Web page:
Does it strike you as kind of curious that by the time most MMOGs reach the closed beta stage where members of the public can apply to see and try them, there doesn't seem to be much true testing left to do? In this respect, I'm referring to elements, features, balance, etc. that are still subject to decisions or meaningful changes depending on the feedback the participants provide as well as related metrics.
Given the fact a substantial number of free to play offerings are imports that have already been operating for some time in other regions, I understand their betas aren't clean slates. The extent to which these games can be modified is always going to be limited. Accordingly, I don't expect that anything and everything can be changed. However, I can't help but wonder if there's any real point to "testing" when everything important is already decided or locked down.
It's certainly not uncommon to see F2P publishers talk about adapting their titles for western audiences. How well they actually do so varies significantly. Unfortunately, this means some don't feel adequately westernized, which is admittedly a rather subjective judgment. Regardless, it's something I find annoying pretty much every time I see it. My main issue is simply that the game versions I get to play aren't as good or as enjoyable as they might have been with more care and attention.
I do understand that open beta isn't really a test, and that the greater purpose is to facilitate awareness building. So, it's essentially a form of advertising or promotion. Many last only a couple of weeks and take place just before the games' launch dates, which have already been scheduled, so it's not realistic to expect changes of any consequence, especially prior to release. Whether that's a good thing or not is a matter of opinion. Personally, I don't have strong feelings either way.
And what about public closed betas? To what degree do publishers conduct these to assess the need for changes - the ones they weren't already planning to implement - and to help them make better decisions in areas where they haven't already made up their minds what to do? There isn't a definitive answer to this question since companies and individual project teams differ in their respective attitudes, capabilities, budgets, etc.
What I'm getting at here is that I really don't have a good sense as to how or how much the public beta stages we're all used to benefit me as a potential player. Is it truly meaningful that I get to try a title a few weeks or a couple of months before its commercial release, when it's essentially the same, just maybe a bit buggier and without some last bits of polish? It may seem like an obvious advantage that I get to satisfy my curiosity a bit sooner. But is it?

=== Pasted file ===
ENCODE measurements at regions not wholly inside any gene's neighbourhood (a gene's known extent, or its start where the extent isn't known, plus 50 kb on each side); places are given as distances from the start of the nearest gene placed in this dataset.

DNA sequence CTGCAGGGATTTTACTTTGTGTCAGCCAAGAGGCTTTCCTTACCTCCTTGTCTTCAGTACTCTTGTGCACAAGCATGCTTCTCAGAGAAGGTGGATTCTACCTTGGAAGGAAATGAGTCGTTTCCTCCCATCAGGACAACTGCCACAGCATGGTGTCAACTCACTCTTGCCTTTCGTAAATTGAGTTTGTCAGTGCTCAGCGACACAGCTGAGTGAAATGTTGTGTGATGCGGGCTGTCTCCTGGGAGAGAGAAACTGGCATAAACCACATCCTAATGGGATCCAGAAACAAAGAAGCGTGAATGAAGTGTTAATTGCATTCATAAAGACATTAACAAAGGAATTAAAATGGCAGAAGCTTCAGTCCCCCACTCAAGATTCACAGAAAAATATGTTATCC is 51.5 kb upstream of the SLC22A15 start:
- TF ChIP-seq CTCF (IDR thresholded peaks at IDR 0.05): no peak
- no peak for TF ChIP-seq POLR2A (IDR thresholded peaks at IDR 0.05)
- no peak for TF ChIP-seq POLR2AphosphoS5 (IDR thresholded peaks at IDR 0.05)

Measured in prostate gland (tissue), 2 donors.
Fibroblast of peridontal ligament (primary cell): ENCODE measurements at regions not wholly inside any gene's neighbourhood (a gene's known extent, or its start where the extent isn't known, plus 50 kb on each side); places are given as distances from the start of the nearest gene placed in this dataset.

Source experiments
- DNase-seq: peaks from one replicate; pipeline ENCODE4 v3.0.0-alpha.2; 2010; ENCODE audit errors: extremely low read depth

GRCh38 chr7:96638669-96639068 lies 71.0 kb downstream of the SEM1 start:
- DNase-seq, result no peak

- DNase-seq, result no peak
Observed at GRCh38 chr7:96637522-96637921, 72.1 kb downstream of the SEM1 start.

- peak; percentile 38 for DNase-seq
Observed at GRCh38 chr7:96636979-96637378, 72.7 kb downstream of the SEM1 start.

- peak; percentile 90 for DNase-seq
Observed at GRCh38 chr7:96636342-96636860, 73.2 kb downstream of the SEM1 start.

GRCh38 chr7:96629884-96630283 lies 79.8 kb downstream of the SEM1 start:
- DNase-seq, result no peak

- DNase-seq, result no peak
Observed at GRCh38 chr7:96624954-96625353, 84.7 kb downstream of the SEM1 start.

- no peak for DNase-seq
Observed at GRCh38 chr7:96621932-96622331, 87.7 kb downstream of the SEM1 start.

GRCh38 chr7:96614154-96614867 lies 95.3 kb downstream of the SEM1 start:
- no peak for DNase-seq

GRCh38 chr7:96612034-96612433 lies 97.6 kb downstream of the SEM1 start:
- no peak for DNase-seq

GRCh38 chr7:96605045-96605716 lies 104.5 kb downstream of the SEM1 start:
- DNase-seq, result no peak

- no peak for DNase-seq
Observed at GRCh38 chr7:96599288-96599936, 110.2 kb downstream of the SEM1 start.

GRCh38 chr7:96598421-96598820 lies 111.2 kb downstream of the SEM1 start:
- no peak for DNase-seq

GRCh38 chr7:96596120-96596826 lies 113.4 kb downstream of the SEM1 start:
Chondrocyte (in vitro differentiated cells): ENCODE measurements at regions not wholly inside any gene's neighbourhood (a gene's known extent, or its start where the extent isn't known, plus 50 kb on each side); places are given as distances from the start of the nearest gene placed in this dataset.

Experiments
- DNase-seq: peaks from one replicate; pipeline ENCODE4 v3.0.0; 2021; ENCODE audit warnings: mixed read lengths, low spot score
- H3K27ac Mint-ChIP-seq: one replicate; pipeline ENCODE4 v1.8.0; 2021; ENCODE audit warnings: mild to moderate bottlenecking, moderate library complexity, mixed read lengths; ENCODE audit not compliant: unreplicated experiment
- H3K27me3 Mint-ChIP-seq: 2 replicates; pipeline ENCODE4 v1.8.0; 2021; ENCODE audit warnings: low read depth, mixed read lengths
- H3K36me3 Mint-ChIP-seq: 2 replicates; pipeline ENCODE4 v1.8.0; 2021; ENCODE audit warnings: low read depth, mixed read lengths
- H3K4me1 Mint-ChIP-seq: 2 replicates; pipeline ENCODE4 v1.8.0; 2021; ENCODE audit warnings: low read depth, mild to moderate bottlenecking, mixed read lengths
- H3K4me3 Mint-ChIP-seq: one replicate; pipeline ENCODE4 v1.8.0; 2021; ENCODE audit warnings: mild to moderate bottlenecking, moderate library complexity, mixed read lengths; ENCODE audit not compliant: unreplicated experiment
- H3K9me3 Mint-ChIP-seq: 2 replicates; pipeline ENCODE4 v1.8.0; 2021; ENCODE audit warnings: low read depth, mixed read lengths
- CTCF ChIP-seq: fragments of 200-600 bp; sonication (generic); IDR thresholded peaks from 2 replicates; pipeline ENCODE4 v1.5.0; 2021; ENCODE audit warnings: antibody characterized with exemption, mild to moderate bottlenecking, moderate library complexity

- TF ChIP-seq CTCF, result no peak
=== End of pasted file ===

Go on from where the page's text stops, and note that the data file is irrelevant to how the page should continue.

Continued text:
Frankly, I'm not so sure. There was a time when it seemed important to me. But thinking back, I can't come up with any solid reasons why. That's just how I thought. Or maybe didn't think. :p The only comparison that comes to mind now is a possible similarity to the way some gamers put considerable significance on getting new releases as soon as they arrive on retailers' shelves and in online vendors' warehouses. Curiously enough, that has never been a concern for me.
Turning to how the currently prevalent beta process might be ameliorated, I believe one way would be to seek independent input earlier - while there's still time to implement the key suggested changes and improvements. Implicit in this is the assumption that the teams would be truly willing to consider ideas other than their own. Of course, we all like to think we're pretty open-minded, but in reality, intelligent people can be hard to sway from what we "know" to be right or best, which tends to be whatever we're familiar and comfortable with.
By the way, I don't consider the friends and colleagues stage in many closed betas to be independent. In order not to risk bruising any feelings, these people may temper their feedback so it isn't brutally frank when it really should be. Of course, coming on too strong isn't optimally effective either since it tends to elicit defensiveness. Still, I believe it's better to obtain outside input, both negative and positive, at an earlier stage than usually happens now. If it's available, at least some might be heeded.
Getting back to the original question, betas aren't useless by any means. However, my gut says they definitely can be better. It also tells me some of you readers have ideas beyond the example I've outlined, so I look forward to reading them in your comments.